Professor Mark Tuckerman and postdoctoral fellow Leslie Vogt worked with colleagues in Germany and California at the Institute for Applied Mathematics (IPAM) to develop a way to identify patterns of molecular behavior and translate them into predictions.
"Bypassing the Kohn-Sham Equations with Machine Learning" was published in Nature Communications, and was picked up by NYU RESEARCH in a piece called, "Scientists Develop Machine-Learning Method to Predict the Behavior of Molecules."
To read the article and for a complete list of authors, click here.
To read the research highlight, click here.
Abstract: Last year, at least 30,000 scientific papers used the Kohn–Sham scheme of density functional theory to solve electronic structure problems in a wide variety of scientific fields. Machine learning holds the promise of learning the energy functional via examples, bypassing the need to solve the Kohn–Sham equations. This should yield substantial savings in computer time, allowing larger systems and/or longer time-scales to be tackled, but attempts to machine-learn this functional have been limited by the need to find its derivative. The present work overcomes this difficulty by directly learning the density-potential and energy-density maps for test systems and various molecules. We perform the first molecular dynamics simulation with a machine-learned density functional on malonaldehyde and are able to capture the intramolecular proton transfer process. Learning density models now allows the construction of accurate density functionals for realistic molecular systems.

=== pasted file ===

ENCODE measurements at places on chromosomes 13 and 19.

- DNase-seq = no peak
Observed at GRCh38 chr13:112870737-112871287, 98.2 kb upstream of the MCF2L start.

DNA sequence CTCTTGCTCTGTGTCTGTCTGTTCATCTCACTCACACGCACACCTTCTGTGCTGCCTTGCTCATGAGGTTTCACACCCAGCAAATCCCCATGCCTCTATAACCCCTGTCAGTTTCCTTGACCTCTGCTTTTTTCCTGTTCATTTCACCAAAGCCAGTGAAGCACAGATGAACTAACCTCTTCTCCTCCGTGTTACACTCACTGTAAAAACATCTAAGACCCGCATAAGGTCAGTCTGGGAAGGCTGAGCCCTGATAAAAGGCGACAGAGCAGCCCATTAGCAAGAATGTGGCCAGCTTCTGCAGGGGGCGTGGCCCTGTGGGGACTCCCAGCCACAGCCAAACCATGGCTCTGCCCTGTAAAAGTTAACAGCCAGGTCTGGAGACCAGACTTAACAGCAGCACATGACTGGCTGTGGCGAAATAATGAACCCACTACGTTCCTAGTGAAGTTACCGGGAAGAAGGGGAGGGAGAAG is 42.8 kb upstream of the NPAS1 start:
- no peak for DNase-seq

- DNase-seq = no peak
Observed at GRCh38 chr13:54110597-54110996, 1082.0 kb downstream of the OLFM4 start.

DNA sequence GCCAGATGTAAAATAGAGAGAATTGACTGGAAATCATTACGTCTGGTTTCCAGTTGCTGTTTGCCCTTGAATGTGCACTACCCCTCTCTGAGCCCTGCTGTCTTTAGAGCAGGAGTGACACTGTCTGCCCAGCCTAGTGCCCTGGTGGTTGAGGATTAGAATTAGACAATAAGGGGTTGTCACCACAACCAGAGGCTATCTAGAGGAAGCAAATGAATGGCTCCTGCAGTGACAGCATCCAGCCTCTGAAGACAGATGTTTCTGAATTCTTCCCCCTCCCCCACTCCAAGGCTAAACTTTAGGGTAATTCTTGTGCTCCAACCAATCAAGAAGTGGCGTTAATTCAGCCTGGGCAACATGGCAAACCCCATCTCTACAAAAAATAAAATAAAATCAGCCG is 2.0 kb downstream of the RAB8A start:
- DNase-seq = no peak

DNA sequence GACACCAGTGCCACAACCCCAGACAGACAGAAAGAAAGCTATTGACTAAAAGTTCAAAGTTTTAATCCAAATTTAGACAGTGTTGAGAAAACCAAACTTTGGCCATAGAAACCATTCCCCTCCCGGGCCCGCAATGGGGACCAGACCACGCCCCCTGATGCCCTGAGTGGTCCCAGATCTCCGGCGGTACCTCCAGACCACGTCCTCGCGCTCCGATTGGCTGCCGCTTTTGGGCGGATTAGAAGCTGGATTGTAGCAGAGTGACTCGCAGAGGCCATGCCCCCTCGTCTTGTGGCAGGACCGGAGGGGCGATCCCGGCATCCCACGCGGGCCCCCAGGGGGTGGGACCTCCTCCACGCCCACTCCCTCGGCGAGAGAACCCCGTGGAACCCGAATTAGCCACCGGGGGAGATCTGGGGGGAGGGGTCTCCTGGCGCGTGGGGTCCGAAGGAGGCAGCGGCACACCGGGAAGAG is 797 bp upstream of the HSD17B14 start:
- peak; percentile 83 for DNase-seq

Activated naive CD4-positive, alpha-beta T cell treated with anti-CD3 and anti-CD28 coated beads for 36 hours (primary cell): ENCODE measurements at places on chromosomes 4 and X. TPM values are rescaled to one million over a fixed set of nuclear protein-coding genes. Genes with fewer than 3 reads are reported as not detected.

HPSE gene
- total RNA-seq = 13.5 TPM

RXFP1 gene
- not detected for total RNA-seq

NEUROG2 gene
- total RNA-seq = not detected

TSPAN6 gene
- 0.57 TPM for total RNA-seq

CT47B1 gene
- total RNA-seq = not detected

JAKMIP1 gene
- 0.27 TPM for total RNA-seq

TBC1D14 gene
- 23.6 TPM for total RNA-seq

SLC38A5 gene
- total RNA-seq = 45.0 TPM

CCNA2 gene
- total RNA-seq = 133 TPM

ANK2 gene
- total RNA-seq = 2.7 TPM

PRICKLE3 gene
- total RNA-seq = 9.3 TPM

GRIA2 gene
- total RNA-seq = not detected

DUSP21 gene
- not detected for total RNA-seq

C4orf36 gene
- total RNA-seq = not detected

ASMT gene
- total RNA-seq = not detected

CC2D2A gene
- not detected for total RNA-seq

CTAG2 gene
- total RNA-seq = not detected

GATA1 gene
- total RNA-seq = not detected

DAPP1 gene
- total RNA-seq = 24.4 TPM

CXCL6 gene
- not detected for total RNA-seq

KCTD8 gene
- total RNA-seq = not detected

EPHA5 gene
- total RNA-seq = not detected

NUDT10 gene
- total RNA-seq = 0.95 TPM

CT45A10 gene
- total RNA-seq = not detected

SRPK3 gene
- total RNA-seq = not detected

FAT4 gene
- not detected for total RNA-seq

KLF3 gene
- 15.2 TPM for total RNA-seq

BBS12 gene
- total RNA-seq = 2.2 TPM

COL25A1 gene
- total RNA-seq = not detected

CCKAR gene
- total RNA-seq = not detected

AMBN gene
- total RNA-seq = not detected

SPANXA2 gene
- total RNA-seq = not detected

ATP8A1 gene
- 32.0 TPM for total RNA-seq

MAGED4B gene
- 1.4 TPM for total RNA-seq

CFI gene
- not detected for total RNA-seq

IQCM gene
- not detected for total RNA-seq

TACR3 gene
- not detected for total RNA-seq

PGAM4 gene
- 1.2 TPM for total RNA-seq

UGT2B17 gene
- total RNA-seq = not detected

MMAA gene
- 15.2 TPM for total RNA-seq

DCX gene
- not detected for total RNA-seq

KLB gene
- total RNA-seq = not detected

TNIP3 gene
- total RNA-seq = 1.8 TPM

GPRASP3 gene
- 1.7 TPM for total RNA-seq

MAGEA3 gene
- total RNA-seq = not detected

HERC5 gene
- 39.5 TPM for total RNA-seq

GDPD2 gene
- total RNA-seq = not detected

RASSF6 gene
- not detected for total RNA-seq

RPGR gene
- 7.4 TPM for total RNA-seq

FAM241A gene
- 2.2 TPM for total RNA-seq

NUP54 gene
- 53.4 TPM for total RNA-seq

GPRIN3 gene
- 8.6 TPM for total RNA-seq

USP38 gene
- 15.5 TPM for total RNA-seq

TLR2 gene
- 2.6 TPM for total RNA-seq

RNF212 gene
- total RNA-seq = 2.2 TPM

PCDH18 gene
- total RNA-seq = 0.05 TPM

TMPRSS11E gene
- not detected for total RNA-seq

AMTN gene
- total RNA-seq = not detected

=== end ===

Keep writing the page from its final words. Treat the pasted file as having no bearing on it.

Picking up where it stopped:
This work was supported by the National Science Foundation, the Einstein Foundation, the Korean government and United States Army Research grants.